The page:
I find it difficult for my relatives to know me too. It’s hard to describe daily life and culture to someone whose life is so starkly different in a language that is not fully your own… How do you explain grimy basement punk shows to very Catholic grandparents who live in a quiet home in Warsaw with no internet, just M Jak Miłość on TV? These feelings found their way into my verse of “Daleko” — “Czasami myśle, że nie wiem nic o twoim życiu, i tak samo ty o moim,” which translates to: “Sometimes I think I know nothing about your life, and you know nothing about mine.”
“Daleko” is the story of feeling distant from family — physically, emotionally, culturally. While my verse is clunky, reviewed for grammar and spelling multiple times by my mom (much like all of my homework in Polish school — and even still, one grammatical error made its way into the vocal take), my mom’s verse flows smoothly, in a way that is the perfect metaphor for the immigrant/first generation relationship to our home country.
Here is an excerpt of her verse:
Odległość, czas, tęsknota, zapomnienie
Taki jest człowiek,
że musi iść do przodu
a za chwile zapomnienie
nas zawsze musi dzielić?
Distance, time, longing, forgetfulness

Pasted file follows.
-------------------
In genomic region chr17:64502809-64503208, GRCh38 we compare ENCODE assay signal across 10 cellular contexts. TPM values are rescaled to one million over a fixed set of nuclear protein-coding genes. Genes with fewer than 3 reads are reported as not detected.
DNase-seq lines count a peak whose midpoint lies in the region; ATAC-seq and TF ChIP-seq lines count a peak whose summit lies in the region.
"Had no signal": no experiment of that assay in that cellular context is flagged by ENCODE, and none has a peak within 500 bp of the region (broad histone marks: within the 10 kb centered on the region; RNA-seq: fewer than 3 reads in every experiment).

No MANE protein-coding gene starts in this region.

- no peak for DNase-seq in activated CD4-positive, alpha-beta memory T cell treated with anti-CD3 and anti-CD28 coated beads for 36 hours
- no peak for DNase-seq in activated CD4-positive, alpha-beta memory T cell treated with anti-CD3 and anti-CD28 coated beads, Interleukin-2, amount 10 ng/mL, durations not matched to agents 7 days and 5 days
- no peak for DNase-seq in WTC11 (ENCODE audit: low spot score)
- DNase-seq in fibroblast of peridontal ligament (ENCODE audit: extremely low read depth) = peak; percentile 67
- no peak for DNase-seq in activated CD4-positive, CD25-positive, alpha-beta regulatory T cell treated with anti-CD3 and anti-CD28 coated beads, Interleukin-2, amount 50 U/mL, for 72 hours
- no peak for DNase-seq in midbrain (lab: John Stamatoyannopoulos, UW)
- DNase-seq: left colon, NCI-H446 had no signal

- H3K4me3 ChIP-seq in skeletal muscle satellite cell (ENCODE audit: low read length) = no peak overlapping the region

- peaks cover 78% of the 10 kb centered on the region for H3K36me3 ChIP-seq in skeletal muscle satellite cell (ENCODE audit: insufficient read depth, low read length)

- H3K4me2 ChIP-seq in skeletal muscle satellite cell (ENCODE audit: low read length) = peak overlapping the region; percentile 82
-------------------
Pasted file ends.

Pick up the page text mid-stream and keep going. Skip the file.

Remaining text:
This is how people are,
we must go forward
But after a moment, forgetting
Why the distance
must always divide us?
When arriving in a new country, people take different approaches to acclimating — some people want to cut themselves from their old lives because they are happy they are daleko, but others can’t help but look back. The song paints a somber picture of moving on. There is a long instrumental break in the middle, the spookiness and emptiness of that break symbolizing distance. A staccato bass line cuts through the break that I have often referred to as the “heartbeat bassline,” both reflective of how it sounds and what it symbolizes — a lifeline trying to maintain connections across time and place.
It feels all the more apt to be releasing this song in the midst of the coronavirus pandemic, where the permanence of distance is claustrophobic and travel is not an option. My mom often talks about her mother, who now lives alone in Warsaw after my grandfather passed away last fall. While my grandfather was ill and in the time after he passed, my mom would spend long amounts of time in Poland. Because of the coronavirus pandemic, she has no idea when she will be able to see her mother again or if she can be there for her if something goes wrong, a pain that too many families have felt this quarantine.
When I asked my mom why she wanted to help me write this song, she emphasized the humanity of immigrants, remarking on the injustices that immigrants, especially immigrants of color, face while trying to achieve a better life: “I think the bottom line is, no matter if you are Spanish-speaking, Polish-speaking, and so on, no matter what country you come from, us immigrants have this feeling of sadness and longing that unites us. With everything going on in America right now, kids in detention centers and people getting deported, we need to stress how immigrants help make America beautiful, because we have to learn from each other and our cultures, you know?”
This song is dedicated to Stanisław Czarniecki, my grandfather, who passed away in Warsaw September 12, 2019.
(Photo Credit: Jeanette D. Moses; album art by Johanna Kenney)